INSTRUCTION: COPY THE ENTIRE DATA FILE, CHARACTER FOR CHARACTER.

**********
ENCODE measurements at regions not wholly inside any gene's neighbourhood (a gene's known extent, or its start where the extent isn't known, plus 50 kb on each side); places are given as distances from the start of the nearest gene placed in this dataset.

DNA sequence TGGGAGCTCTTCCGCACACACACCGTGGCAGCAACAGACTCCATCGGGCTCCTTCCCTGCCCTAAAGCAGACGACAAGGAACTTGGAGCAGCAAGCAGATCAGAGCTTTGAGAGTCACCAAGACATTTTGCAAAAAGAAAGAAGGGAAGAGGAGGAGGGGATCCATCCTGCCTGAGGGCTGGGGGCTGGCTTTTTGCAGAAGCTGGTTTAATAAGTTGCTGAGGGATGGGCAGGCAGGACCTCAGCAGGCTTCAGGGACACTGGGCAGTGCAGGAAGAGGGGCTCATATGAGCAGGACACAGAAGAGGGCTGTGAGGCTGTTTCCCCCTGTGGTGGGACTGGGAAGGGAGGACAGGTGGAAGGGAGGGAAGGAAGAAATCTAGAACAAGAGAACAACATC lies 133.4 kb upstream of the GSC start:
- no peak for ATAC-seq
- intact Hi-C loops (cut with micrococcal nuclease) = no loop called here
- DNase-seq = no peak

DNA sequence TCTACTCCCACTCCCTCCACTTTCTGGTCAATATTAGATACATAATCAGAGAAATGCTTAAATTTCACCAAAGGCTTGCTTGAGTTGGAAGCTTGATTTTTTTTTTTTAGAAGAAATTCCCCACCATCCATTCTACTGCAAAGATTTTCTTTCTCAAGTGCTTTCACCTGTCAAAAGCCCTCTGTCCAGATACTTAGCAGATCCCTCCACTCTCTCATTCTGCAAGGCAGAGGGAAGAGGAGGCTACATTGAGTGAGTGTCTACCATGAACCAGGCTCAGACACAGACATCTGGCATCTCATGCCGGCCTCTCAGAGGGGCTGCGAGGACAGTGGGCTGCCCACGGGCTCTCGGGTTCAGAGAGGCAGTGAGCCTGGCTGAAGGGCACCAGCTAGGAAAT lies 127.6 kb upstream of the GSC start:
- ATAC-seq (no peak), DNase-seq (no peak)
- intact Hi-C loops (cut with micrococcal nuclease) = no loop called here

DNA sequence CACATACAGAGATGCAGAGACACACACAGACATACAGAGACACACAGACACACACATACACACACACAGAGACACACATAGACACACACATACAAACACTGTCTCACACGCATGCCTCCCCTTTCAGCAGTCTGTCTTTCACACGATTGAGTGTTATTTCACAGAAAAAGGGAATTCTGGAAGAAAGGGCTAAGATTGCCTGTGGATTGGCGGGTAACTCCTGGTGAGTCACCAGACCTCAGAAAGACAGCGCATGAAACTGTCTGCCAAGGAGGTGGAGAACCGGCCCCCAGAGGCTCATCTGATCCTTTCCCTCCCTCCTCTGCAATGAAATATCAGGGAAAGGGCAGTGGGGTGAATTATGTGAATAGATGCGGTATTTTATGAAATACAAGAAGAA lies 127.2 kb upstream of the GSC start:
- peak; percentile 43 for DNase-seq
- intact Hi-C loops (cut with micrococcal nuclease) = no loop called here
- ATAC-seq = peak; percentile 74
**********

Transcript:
ENCODE measurements at regions not wholly inside any gene's neighbourhood (a gene's known extent, or its start where the extent isn't known, plus 50 kb on each side); places are given as distances from the start of the nearest gene placed in this dataset.

DNA sequence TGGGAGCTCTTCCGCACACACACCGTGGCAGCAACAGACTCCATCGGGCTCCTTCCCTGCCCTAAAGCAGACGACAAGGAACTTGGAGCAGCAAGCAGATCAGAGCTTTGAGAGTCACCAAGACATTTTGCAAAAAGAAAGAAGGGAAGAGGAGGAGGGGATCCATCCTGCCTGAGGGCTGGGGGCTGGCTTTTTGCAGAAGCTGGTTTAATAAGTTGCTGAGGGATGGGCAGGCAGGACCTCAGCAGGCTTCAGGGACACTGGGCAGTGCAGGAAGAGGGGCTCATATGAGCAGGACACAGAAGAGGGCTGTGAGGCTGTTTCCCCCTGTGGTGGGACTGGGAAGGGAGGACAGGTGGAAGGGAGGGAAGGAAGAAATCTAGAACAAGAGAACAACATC lies 133.4 kb upstream of the GSC start:
- no peak for ATAC-seq
- intact Hi-C loops (cut with micrococcal nuclease) = no loop called here
- DNase-seq = no peak

DNA sequence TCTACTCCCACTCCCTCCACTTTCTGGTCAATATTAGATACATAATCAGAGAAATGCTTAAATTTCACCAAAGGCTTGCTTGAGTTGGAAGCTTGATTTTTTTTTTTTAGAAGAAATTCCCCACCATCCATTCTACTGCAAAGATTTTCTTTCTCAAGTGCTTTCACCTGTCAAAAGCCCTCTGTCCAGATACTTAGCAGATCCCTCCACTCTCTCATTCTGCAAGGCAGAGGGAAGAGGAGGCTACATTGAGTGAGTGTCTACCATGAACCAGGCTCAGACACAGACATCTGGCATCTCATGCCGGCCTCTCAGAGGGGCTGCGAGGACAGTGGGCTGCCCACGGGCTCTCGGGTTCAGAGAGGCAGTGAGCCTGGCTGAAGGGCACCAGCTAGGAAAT lies 127.6 kb upstream of the GSC start:
- ATAC-seq (no peak), DNase-seq (no peak)
- intact Hi-C loops (cut with micrococcal nuclease) = no loop called here

DNA sequence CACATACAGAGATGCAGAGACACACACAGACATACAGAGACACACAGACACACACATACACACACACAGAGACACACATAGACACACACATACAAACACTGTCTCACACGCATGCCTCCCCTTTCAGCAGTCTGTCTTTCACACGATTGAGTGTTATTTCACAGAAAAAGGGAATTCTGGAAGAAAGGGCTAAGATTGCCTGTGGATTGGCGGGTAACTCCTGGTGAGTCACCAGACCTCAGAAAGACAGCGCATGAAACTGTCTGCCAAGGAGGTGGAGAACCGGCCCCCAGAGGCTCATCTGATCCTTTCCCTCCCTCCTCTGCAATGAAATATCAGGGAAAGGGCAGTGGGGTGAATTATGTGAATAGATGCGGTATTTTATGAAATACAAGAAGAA lies 127.2 kb upstream of the GSC start:
- peak; percentile 43 for DNase-seq
- intact Hi-C loops (cut with micrococcal nuclease) = no loop called here
- ATAC-seq = peak; percentile 74